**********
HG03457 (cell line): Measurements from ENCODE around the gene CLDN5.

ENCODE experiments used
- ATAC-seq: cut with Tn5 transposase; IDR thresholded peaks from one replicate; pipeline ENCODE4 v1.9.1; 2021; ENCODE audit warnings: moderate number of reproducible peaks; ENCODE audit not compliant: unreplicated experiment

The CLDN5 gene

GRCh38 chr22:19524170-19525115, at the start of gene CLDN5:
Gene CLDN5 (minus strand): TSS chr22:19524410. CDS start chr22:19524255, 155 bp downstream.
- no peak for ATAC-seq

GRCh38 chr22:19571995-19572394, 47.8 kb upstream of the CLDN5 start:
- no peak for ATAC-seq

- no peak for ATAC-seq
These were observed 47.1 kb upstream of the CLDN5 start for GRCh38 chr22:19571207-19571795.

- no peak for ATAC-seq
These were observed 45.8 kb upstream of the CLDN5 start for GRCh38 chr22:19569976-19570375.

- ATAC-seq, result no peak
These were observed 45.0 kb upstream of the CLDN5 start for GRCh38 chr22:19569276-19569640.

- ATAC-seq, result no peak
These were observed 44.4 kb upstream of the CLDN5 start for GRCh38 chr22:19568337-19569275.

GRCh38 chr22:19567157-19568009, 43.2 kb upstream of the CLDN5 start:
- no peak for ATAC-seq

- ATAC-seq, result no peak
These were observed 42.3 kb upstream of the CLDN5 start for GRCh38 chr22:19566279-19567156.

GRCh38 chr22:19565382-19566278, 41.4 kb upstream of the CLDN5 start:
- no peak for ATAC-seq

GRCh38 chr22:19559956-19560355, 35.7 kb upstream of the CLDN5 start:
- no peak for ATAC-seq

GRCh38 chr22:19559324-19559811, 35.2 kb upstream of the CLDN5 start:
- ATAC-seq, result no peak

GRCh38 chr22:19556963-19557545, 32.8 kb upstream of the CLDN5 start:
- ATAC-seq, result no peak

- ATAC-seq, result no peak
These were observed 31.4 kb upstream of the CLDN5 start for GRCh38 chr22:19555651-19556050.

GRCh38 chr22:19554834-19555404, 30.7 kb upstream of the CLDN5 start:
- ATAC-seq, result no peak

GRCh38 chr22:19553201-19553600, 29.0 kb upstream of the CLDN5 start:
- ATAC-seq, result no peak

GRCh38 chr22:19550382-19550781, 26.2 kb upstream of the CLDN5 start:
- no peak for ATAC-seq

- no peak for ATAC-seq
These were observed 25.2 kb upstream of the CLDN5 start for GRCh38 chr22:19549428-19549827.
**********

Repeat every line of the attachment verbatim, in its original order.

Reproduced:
HG03457 (cell line): Measurements from ENCODE around the gene CLDN5.

ENCODE experiments used
- ATAC-seq: cut with Tn5 transposase; IDR thresholded peaks from one replicate; pipeline ENCODE4 v1.9.1; 2021; ENCODE audit warnings: moderate number of reproducible peaks; ENCODE audit not compliant: unreplicated experiment

The CLDN5 gene

GRCh38 chr22:19524170-19525115, at the start of gene CLDN5:
Gene CLDN5 (minus strand): TSS chr22:19524410. CDS start chr22:19524255, 155 bp downstream.
- no peak for ATAC-seq

GRCh38 chr22:19571995-19572394, 47.8 kb upstream of the CLDN5 start:
- no peak for ATAC-seq

- no peak for ATAC-seq
These were observed 47.1 kb upstream of the CLDN5 start for GRCh38 chr22:19571207-19571795.

- no peak for ATAC-seq
These were observed 45.8 kb upstream of the CLDN5 start for GRCh38 chr22:19569976-19570375.

- ATAC-seq, result no peak
These were observed 45.0 kb upstream of the CLDN5 start for GRCh38 chr22:19569276-19569640.

- ATAC-seq, result no peak
These were observed 44.4 kb upstream of the CLDN5 start for GRCh38 chr22:19568337-19569275.

GRCh38 chr22:19567157-19568009, 43.2 kb upstream of the CLDN5 start:
- no peak for ATAC-seq

- ATAC-seq, result no peak
These were observed 42.3 kb upstream of the CLDN5 start for GRCh38 chr22:19566279-19567156.

GRCh38 chr22:19565382-19566278, 41.4 kb upstream of the CLDN5 start:
- no peak for ATAC-seq

GRCh38 chr22:19559956-19560355, 35.7 kb upstream of the CLDN5 start:
- no peak for ATAC-seq

GRCh38 chr22:19559324-19559811, 35.2 kb upstream of the CLDN5 start:
- ATAC-seq, result no peak

GRCh38 chr22:19556963-19557545, 32.8 kb upstream of the CLDN5 start:
- ATAC-seq, result no peak

- ATAC-seq, result no peak
These were observed 31.4 kb upstream of the CLDN5 start for GRCh38 chr22:19555651-19556050.

GRCh38 chr22:19554834-19555404, 30.7 kb upstream of the CLDN5 start:
- ATAC-seq, result no peak

GRCh38 chr22:19553201-19553600, 29.0 kb upstream of the CLDN5 start:
- ATAC-seq, result no peak

GRCh38 chr22:19550382-19550781, 26.2 kb upstream of the CLDN5 start:
- no peak for ATAC-seq

- no peak for ATAC-seq
These were observed 25.2 kb upstream of the CLDN5 start for GRCh38 chr22:19549428-19549827.